For many people in and around Derry the Feis is a feature of their childhood years but as they grow up and move on in life the memories of the trophies won, poems recited and songs sung are all that remain of the busy Easter weeks.
But for one local woman, the Feis has been her home every Easter for the last 30 years - and she hopes it will continue to be a part of her life for years to come.
However Pauline Ferguson from Eglinton has never actually competed in the Feis herself. Her association with Feis Dhoire Cholmcille began as that most revered of local characters - the Feis Mammy.
For when her daughter Wendy came from school in the early 80s with a note from her teacher, the family’s connection with the Feis was born.
“Wendy came from home school with a note from her teacher suggesting that we have her voice trained as she was a nice singer. I’d never had any notion of it before, but we signed her up with the MacCafferty School of Music and soon we found ourselves at the Feis.”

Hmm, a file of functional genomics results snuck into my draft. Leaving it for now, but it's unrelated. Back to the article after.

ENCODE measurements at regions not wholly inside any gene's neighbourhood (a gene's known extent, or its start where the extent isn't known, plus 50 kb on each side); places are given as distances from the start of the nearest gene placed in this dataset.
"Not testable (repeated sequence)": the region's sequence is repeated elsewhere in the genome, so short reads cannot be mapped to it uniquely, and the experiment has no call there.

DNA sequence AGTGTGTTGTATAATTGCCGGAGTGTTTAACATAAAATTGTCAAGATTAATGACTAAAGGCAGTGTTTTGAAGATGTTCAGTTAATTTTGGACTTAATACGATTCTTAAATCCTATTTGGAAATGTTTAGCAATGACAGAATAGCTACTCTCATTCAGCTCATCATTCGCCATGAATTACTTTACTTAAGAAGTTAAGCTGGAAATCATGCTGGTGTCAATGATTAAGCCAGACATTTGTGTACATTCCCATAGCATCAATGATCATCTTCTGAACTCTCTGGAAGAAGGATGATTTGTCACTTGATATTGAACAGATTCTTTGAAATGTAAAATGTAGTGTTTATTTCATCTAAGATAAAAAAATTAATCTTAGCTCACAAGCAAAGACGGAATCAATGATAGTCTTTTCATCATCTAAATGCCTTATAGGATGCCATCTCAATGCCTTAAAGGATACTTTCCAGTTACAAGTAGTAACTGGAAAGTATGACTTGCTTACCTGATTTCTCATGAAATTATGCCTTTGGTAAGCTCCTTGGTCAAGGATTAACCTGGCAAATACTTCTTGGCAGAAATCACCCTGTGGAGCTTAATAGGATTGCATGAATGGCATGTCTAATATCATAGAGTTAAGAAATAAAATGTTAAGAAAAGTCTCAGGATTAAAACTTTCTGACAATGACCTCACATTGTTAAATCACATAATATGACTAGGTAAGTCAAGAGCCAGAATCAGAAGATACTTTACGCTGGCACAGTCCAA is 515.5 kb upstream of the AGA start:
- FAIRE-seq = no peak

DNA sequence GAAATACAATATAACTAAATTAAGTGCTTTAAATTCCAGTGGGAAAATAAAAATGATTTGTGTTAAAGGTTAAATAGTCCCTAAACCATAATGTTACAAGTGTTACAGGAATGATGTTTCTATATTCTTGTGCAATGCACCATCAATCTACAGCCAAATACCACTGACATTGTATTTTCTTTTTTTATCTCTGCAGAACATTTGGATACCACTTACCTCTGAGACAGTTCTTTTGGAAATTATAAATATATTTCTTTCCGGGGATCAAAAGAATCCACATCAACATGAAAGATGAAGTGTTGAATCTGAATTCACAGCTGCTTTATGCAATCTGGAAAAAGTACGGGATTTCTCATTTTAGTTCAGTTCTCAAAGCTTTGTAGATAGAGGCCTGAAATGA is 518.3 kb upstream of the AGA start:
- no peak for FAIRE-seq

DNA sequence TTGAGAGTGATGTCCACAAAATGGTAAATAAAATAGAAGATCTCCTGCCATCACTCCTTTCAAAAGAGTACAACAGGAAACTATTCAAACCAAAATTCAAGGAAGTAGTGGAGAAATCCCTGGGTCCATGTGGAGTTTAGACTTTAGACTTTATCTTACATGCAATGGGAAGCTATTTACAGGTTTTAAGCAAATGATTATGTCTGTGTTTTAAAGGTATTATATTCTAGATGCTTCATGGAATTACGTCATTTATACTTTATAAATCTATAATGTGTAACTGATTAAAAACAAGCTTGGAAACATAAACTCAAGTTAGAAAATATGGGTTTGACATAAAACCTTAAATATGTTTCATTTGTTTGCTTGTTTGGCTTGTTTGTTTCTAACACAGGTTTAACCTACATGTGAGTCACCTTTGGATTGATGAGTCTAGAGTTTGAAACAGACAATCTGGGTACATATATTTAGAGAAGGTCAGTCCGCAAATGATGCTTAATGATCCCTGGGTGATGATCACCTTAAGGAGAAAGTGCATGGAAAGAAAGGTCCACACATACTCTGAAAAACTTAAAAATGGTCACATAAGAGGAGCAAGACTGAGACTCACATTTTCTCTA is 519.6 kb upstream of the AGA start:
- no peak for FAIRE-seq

Wendy’s natural talent for singing soon shone through and mother and daughter found themselves first of all competing in junior competitions in the Rialto and St. Columb’s Hall and then through the senior competitions in the Guildhall.
“I would say Wendy won just about every award going,” Pauline said - and the pair became such frequent visitors to the Feis that Pauline was soon roped in to help out as an assistant.
She has continued to offer her services even though her daughter has since moved on - forging out a hugely successful career for herself in London’s West End where she is currently starring as Mdme Thernadier in Les Miserables.
“The Feis served Wendy very well so I suppose I wanted to give something back to them so when Ursula Clifford asked me to help out, I couldn’t say no!”
Over the years Pauline has witnessed every aspect of the Feis experience.
“The old days, back in the Guildhall, were something else. There was an incredible buzz around the place. Between competitions, which always ran late, we would be out in the foyer drinking tea, listening to the choirs warm up and soaking it all up.
“Now we see children come through whose grannies competed years ago. There is still a great deal of talent - and that is always exciting to see. But it’s nice to see the tradition last generations.”